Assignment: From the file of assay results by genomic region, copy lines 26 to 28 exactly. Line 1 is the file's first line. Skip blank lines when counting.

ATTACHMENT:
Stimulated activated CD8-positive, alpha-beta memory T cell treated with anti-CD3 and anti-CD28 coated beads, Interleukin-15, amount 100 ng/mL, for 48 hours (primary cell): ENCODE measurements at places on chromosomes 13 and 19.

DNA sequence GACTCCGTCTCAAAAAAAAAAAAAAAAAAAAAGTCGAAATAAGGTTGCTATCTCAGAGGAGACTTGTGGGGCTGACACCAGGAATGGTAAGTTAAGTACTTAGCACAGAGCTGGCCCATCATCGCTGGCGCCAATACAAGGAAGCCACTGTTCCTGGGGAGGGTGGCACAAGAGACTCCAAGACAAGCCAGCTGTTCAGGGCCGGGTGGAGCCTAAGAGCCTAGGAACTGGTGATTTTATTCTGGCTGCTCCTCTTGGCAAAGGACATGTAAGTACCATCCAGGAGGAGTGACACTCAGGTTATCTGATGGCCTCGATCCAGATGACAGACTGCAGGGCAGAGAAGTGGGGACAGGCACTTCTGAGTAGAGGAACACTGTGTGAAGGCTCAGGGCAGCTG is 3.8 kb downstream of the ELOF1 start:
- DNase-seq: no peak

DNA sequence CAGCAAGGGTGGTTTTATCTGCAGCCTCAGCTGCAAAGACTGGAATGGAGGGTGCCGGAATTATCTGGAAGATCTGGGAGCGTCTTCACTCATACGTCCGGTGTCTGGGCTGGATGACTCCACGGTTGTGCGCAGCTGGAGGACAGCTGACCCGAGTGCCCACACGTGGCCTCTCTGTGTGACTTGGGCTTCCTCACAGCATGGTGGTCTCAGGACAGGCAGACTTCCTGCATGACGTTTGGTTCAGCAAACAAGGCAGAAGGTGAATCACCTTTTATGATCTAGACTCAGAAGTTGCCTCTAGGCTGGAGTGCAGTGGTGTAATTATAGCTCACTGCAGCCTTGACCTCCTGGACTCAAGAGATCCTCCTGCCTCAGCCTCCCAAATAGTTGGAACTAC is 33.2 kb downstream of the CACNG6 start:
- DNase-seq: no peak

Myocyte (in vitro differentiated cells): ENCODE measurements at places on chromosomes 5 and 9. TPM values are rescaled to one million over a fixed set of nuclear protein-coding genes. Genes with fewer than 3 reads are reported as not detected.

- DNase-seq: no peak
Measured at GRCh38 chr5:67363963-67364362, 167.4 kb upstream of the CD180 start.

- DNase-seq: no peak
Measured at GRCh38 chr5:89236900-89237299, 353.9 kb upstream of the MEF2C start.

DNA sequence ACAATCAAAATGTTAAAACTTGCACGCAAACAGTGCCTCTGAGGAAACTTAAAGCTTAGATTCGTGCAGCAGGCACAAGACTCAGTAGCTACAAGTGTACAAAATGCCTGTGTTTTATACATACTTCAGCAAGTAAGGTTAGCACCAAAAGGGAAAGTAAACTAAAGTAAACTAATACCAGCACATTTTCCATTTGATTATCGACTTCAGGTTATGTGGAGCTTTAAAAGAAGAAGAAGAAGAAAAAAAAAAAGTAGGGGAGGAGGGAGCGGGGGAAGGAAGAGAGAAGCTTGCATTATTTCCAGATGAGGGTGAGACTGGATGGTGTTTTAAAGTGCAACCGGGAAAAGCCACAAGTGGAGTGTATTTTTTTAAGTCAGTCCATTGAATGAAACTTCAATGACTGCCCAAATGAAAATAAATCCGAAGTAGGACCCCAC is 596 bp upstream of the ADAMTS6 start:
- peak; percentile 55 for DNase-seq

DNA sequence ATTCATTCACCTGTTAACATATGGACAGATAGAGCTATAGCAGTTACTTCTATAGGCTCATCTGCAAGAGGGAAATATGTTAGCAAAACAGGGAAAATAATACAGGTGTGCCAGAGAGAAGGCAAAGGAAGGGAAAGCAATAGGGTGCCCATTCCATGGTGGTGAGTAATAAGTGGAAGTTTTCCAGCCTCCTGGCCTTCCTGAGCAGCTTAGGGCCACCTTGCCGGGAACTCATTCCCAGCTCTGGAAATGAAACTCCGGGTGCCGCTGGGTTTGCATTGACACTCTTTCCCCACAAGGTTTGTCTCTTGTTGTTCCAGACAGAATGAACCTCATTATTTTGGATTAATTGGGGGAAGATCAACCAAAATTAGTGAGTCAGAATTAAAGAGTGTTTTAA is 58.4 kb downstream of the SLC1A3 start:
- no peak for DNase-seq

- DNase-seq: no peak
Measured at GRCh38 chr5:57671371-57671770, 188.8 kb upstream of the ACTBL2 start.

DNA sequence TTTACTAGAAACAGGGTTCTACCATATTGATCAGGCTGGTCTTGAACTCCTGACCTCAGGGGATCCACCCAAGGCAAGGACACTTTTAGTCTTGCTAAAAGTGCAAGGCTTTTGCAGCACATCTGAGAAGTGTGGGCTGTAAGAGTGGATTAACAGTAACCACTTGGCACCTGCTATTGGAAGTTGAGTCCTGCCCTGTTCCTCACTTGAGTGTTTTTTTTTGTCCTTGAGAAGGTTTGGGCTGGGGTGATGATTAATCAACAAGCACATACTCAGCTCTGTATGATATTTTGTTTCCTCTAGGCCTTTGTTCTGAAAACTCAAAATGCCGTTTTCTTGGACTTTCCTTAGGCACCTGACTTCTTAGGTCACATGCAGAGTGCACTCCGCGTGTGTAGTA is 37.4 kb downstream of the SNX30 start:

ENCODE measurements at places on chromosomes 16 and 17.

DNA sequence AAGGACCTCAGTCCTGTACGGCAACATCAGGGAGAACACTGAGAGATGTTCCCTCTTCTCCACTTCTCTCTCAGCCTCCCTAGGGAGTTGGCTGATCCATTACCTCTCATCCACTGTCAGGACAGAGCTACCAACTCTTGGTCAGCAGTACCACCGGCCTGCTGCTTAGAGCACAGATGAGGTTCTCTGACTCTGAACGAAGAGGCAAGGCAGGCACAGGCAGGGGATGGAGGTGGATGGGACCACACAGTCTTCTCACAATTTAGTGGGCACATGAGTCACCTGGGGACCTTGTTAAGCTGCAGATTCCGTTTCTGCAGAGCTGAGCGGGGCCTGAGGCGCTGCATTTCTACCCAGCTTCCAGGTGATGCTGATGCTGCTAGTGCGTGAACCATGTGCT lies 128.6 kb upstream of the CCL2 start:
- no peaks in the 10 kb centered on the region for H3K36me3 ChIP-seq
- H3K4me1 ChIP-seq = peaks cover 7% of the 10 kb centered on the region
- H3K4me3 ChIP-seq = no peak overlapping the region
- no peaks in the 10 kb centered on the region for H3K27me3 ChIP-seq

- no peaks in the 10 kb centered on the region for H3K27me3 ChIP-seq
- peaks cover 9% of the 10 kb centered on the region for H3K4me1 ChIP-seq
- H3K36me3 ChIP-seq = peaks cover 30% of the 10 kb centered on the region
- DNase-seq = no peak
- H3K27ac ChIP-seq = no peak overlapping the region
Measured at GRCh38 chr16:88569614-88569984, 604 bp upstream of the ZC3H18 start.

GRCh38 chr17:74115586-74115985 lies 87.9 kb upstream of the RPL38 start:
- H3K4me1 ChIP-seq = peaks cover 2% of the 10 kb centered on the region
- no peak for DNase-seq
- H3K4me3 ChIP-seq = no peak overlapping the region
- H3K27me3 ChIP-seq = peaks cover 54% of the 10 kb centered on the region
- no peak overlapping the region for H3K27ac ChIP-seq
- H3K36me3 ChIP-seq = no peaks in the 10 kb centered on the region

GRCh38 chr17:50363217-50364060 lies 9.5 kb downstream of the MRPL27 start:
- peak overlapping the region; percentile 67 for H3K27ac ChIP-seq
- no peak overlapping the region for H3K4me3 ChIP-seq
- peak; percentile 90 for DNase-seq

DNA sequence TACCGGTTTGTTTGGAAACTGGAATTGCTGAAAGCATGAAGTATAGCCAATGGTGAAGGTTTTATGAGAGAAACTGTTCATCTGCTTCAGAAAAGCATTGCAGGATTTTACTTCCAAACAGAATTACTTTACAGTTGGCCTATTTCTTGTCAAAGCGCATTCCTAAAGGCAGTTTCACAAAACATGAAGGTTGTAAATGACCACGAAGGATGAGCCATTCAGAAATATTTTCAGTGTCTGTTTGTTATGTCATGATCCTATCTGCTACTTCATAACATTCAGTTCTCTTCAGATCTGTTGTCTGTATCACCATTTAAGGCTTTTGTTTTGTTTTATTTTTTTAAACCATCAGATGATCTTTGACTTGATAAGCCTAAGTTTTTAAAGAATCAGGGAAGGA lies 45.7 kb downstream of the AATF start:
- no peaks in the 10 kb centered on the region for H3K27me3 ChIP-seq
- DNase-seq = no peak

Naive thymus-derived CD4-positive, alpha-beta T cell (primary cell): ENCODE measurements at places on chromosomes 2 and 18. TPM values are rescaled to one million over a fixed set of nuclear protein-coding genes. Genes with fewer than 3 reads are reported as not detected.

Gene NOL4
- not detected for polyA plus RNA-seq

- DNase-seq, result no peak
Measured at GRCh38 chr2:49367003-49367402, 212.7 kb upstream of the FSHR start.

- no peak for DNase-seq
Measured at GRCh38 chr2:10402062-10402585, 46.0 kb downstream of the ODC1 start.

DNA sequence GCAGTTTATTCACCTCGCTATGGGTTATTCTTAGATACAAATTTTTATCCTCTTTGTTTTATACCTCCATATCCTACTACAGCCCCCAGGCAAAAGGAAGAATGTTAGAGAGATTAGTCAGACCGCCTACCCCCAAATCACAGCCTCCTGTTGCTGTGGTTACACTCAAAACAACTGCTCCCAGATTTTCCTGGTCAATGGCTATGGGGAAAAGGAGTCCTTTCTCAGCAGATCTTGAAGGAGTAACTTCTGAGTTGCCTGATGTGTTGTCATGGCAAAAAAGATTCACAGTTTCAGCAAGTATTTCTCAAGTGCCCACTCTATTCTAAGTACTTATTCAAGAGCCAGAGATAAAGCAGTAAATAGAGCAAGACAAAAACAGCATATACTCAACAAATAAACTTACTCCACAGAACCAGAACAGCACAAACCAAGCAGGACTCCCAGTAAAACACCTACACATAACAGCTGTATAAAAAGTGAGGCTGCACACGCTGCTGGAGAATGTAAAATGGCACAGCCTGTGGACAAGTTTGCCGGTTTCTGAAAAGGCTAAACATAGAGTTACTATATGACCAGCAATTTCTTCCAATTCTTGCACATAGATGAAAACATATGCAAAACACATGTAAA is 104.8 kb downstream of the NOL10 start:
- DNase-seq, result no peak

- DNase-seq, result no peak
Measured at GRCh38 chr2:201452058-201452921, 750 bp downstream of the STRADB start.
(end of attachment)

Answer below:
- H3K36me3 ChIP-seq = peaks cover 30% of the 10 kb centered on the region
- DNase-seq = no peak
- H3K27ac ChIP-seq = no peak overlapping the region